Whether you develop in Qt or QML, you can run the same code on the PC or the target. Reach does all the work of configuring Linux and making it run your GUI code. Reach provides customers with custom start-up screens and specialized I/O agents (processes) to connect the GUI to the outside world.
Extract the files from the Samples.ZIP file into the desired folder. Inside the Samples folder, you will see EmptyProject, IOexample, MVC, and States. EmptyProject is a template we provide for you to use when starting new projects. The other folders are example projects.
Reach QML Components
Extract the files from the Reach Technology QML Components.ZIP file into the desired folder.
Inside the Reach Technology QML Components folder, you will see various files and folders, but the folder of interest is the “src” folder. In that folder, you will find the folder’s components, images, and js. These folders contain the latest version of the Reach Technology QML components. You can copy these folders into your project folder, overwriting the existing same-named folders.
Connect to Display Module
Once the installation is complete, connect the Development Kit Connection Cable (Part Number: 23-0161-72) to the Development Kit Connection Port “DEBUG” on the display module. Next, plug the connection cable into one of the open USB ports on your PC.
To upload programs to your module, you’ll need to locate the debug cable port.
Windows should recognize the device as a USB to Serial adapter and install the appropriate drivers. If not, you may need to install the drivers manually. The display module has a USB slave serial port, implemented via the FTDI FT232R chip. The VCOM drivers make this port look like a standard COM port to the PC. Drivers are available at ftdichip.com.
There are two choices for connecting the display module to your network. The wired solution plugs into your router using the supplied Ethernet Connector (Part Number: 23-0148-12) connected to the “ETHERNET” connector (and possibly the Ethernet Coupler and a user-supplied Ethernet cable). To connect via WiFi, plug the WiFi Dongle into the Standard USB Adapter, and attach the adapter to the USB Host “USB H1” on the display module.
Once these connections are made, power on the display module. Windows should detect and install the needed drivers.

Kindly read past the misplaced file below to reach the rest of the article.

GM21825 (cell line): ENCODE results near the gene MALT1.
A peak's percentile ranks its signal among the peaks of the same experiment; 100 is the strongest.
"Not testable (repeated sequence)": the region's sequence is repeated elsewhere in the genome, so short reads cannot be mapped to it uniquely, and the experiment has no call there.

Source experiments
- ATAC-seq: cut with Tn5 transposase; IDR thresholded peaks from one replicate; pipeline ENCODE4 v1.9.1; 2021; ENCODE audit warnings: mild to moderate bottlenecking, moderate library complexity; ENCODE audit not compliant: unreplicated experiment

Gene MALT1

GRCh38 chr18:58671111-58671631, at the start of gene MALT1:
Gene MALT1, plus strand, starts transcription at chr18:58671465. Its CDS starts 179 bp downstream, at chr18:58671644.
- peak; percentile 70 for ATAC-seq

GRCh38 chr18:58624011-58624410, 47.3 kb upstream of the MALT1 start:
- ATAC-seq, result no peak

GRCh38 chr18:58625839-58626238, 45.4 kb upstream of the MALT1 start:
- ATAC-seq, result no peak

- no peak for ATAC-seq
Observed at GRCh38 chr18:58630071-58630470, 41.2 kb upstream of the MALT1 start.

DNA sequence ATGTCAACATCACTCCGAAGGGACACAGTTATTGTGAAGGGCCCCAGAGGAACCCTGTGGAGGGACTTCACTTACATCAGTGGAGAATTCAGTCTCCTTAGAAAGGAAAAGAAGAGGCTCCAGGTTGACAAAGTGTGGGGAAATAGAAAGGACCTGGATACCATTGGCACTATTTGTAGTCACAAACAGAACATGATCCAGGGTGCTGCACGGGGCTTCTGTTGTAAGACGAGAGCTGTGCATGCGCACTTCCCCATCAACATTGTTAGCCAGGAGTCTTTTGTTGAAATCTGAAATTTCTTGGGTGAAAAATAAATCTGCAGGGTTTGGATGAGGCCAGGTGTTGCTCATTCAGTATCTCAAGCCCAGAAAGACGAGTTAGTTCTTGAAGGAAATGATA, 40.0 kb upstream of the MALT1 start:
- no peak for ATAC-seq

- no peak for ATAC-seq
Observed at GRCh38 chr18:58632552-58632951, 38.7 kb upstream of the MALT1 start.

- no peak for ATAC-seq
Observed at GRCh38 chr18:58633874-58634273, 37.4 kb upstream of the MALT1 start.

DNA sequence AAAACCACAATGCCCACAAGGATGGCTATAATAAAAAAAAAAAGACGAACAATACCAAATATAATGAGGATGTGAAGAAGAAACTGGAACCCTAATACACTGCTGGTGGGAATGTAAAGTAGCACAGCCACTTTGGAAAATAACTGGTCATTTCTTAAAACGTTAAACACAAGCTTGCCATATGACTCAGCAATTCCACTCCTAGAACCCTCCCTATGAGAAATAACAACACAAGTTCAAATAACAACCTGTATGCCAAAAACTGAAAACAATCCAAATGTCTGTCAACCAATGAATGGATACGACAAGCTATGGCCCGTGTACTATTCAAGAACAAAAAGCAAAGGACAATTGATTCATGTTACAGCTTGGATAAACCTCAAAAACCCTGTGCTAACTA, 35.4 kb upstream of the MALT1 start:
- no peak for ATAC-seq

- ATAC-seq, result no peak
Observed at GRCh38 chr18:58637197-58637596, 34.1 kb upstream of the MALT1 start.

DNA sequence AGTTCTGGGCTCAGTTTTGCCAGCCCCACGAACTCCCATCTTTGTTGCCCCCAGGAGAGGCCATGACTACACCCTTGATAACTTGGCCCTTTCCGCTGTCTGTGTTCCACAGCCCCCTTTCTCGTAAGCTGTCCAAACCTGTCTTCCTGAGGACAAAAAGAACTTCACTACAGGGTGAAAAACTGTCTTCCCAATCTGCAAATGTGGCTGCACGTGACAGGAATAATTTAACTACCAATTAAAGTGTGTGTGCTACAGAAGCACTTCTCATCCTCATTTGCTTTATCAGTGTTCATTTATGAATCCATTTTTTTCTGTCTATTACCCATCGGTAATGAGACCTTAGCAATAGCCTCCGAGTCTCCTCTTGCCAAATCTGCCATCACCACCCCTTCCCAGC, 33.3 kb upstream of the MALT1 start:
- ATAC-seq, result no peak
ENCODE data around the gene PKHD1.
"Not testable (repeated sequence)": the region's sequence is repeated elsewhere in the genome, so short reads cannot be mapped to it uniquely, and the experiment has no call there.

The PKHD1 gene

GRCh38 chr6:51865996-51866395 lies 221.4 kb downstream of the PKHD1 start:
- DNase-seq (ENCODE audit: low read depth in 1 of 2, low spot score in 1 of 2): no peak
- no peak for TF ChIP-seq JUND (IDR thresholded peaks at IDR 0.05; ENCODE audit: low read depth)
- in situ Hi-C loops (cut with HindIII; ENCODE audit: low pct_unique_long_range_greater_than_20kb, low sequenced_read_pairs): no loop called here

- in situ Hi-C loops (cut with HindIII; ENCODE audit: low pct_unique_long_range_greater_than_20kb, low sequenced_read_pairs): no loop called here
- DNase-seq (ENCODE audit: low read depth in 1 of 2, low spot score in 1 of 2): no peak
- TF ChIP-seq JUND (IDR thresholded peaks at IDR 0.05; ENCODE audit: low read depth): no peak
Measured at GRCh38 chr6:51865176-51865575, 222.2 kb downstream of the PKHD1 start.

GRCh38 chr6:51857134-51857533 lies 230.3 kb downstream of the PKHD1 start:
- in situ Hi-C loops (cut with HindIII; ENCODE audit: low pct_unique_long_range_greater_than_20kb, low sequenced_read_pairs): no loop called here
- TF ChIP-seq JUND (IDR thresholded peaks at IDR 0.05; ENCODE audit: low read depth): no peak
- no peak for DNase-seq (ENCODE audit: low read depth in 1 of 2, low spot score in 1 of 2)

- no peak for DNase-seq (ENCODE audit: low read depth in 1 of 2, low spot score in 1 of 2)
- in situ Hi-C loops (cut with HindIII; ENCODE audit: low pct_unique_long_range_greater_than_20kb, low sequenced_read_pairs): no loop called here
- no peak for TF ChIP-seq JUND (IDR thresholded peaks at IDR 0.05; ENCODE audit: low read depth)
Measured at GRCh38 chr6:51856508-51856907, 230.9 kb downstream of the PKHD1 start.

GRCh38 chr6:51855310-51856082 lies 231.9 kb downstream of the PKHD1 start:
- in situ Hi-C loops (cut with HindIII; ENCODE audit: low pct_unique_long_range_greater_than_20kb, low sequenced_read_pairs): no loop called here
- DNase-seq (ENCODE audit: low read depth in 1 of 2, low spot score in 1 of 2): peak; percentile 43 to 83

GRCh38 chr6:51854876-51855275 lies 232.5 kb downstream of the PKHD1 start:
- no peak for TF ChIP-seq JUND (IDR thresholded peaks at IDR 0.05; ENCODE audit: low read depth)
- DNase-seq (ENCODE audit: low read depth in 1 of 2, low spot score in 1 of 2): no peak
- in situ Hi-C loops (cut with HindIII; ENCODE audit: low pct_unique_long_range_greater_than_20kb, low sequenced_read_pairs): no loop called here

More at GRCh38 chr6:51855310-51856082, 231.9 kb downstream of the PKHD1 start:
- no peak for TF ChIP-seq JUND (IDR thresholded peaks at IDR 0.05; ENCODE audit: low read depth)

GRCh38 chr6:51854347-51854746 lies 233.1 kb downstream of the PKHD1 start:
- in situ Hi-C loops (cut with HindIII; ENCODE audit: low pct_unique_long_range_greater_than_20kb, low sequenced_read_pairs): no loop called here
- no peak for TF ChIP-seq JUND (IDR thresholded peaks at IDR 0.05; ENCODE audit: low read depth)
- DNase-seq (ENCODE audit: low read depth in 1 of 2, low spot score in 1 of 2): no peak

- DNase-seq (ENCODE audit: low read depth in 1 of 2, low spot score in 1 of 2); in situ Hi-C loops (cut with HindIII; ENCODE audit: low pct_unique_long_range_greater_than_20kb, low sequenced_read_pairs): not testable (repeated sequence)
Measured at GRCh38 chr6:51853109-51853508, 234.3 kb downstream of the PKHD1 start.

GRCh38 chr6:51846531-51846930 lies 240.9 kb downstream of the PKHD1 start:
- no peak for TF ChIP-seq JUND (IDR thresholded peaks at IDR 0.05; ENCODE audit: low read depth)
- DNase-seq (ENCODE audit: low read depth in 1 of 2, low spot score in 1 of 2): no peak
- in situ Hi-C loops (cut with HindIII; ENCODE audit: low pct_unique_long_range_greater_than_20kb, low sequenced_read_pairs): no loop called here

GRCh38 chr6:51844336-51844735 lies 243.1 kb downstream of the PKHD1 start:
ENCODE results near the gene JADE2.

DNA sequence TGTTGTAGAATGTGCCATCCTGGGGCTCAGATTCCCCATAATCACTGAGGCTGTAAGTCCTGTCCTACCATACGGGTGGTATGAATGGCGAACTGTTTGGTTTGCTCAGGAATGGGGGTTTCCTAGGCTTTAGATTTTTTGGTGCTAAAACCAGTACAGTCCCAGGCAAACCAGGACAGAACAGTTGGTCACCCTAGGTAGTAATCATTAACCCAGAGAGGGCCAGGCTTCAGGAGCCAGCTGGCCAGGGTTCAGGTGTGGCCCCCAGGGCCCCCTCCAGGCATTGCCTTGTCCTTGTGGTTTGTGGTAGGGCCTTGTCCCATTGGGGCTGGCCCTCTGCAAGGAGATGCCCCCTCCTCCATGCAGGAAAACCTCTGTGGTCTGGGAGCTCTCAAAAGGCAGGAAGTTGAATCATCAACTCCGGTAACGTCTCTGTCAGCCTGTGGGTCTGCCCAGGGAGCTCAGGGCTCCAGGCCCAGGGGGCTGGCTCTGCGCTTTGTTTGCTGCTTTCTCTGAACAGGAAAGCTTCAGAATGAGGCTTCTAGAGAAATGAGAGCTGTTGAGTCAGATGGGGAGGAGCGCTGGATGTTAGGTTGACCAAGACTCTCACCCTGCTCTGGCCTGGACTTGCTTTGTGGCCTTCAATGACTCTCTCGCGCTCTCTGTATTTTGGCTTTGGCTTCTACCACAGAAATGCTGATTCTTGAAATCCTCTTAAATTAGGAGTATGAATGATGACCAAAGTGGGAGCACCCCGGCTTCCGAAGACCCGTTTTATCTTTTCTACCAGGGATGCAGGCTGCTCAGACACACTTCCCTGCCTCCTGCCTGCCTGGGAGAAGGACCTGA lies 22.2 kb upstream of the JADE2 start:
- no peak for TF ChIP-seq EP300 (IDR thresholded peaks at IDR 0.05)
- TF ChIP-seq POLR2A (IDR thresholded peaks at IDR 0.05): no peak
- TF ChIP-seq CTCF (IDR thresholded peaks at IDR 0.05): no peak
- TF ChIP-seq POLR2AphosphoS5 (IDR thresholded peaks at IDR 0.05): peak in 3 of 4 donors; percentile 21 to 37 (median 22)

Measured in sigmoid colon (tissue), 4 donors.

Browse into your “G2Link” folder and run “G2Link.exe”. Once G2Link has started, click Select Serial Port and pick a serial port from the drop-down box. Then click Apply and Close. On Windows, the port is usually COM4 or greater. G2Link will connect directly to the display module. If the program says, “Waiting for Target,” on the selected port or says, “Target not responding,” make sure the display module is plugged in and powered up.
If you chose to use the WiFi dongle to connect to the network, click the Network Setup button, then click I’m using a wifi dongle to connect to the network. Ask your network administrator for your SSID and network password. More details are on our Networking page.
There are several buttons in the middle of the G2Link window for interacting with the display module. These buttons send commands to the display module. These are described on the G2Link page.
Load Hello World Sample
In G2Link, click on the Publish and Run button and browse to your “Samples” folder, then to the “States” folder, and then click the OK button. Once you have the correct directory selected, click Go. This may take a few minutes as it clears the data off the display module and replaces it with the sample application. Once the process is complete, the display module will restart its viewer, and you should see the sample application. Click the Page 1 and Page 2 buttons to see Hello World.
Changing the Code
Now that you have run the sample application explore updating the code running on the display module. Browse to your “Samples” folder, open the folder called “States,” and double-click the file named “States” to open up the project in Qt Creator (the file may say “States.qmlproject”).
Change “Hello World” to something else. Double-click “Page2.qml” and notice that the text property of this page is “World.”. Change that property and save the file.
Now, in G2Link, select the folder “States” in the Publish and Run window like before, then click Go. This will download your change to the display module, and reboot the QML Viewer. You should see the difference on Page 2.
An Important Note
Your development kit ships with two microSD cards. Keep one of the cards as a backup so that you can always run the demo applications. DO NOT edit files on the backup SD card as you might not be able to get the demo applications running again.